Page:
Giving Compass' Take:

• Photographer and ecologist Jen Guyton passes along some key advice for those aspiring to dedicate themselves to conserving biodiversity.

• The main takeaway: You don't have to be a scientist to do important work in this area. Find your passion, then follow it to meaningful projects with like-minded collaborators.

• Read about why we should pay attention to preachers of animal rights.

“How can I make the biggest difference for conservation?”

Over the past 5 years, I’ve asked a lot of people this question. I was sure someone would have a straightforward answer, even if I didn’t like it. “If it means saving rainforests,” I thought to my naive self, “I’ll spend the rest of my life locked in a basement, writing letters to lawmakers.” Fortunately for my own life enjoyment, the answer isn’t that simple. In fact, the replies I got from prominent conservationists, who have spent their lives making a real difference, were hugely variable.

For the purposes of this blog, I’ll define a conservationist as anyone who dedicates a substantial portion of their time and/or resources to conserving biodiversity, single species, or habitats anywhere in the world. Yes, it really is that broad! As you’ll see below, you don’t have to be a scientist to be a conservationist. You can be an artist, a manager, an investor, an engineer, an organic farmer … anyone can pivot to make a real contribution to conservation.

So what should YOU do as an aspiring conservationist? I’ll walk you through the great advice I’ve gotten from a few of the conservationists I admire.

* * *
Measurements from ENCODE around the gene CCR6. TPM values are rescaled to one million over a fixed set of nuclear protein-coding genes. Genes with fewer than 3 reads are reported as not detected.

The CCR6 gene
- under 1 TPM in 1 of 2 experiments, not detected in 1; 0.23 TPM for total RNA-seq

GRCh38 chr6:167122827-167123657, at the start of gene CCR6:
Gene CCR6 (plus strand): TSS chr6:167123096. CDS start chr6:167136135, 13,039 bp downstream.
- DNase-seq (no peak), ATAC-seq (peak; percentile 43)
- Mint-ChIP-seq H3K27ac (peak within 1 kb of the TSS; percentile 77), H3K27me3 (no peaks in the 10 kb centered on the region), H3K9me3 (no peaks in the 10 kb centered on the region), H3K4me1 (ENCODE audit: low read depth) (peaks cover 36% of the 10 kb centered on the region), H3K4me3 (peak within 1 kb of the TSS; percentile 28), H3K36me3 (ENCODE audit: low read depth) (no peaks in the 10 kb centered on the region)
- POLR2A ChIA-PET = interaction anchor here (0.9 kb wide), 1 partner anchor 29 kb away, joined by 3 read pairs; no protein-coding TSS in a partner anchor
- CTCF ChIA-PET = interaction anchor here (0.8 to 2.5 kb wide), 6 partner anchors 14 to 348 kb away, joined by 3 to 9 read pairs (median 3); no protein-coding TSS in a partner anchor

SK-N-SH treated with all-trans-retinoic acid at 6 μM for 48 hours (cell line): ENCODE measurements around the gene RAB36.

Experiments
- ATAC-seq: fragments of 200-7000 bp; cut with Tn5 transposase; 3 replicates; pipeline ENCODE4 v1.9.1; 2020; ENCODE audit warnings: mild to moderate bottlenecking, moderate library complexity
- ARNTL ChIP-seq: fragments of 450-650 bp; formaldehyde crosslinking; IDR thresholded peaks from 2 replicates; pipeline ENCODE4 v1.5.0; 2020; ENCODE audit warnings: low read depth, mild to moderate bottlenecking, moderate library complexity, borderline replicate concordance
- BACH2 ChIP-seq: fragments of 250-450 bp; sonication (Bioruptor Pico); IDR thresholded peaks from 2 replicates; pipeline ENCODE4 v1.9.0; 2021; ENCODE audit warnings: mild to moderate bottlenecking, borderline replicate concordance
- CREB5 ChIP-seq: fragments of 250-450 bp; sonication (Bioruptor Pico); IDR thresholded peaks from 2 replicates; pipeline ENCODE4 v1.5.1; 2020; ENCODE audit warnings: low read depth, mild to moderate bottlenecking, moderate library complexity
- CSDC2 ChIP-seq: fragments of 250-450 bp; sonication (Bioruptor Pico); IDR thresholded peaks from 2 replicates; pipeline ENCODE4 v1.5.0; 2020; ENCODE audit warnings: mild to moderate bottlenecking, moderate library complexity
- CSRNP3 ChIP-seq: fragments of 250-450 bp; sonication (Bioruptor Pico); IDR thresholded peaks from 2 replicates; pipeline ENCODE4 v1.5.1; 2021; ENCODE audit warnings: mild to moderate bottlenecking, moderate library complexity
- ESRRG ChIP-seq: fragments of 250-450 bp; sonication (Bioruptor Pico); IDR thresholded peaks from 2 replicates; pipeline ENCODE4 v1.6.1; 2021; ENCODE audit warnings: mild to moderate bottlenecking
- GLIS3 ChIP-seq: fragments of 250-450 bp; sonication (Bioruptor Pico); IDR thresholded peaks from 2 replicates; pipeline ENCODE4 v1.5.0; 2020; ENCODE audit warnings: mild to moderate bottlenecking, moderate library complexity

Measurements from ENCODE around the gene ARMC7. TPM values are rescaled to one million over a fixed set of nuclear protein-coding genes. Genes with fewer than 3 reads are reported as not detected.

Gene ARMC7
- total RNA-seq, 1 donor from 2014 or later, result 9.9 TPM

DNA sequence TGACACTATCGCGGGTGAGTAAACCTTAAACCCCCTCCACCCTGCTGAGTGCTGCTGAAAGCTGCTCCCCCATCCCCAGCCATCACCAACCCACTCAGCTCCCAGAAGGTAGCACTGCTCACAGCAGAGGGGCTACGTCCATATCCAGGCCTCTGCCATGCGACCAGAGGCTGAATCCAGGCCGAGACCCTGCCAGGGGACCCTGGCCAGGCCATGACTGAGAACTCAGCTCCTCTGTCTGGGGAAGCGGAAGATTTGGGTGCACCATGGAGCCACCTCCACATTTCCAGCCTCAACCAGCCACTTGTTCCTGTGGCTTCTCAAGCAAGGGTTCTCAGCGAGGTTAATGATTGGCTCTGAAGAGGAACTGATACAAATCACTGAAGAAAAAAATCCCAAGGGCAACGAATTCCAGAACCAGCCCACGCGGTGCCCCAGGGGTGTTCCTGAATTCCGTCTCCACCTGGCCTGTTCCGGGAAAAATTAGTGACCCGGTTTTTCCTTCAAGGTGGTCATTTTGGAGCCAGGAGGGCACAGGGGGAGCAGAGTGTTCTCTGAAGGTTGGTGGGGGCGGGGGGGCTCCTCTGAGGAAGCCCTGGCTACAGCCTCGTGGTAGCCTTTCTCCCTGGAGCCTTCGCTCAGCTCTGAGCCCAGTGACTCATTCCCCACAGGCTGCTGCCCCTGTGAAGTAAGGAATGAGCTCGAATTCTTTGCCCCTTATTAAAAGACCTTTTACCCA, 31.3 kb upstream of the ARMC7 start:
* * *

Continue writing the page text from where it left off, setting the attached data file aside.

1. Figure out where your passions and your talents lie. This might require trying a few different things: working a few different jobs, taking some specialized classes in college, or volunteering your time to things that pique your interest.
  2. Find one place or one project that you can dedicate serious time, energy, and resources to.
  3. Find collaborators; great partners can help you advance your cause in a number of different ways.
  4. Get out of the box. Conservation isn’t only about the natural world; helping human communities can help conservation too.
  5. No matter who you are and what you’re doing, even if you don’t become a “professional” conservationist, you can make a contribution to conservation.
  6. Your path might be a winding one; you might hit a few roadblocks or get a little lost, and that’s OK!

Read the full article about how to be a conservationist by Jen Guyton at National Geographic.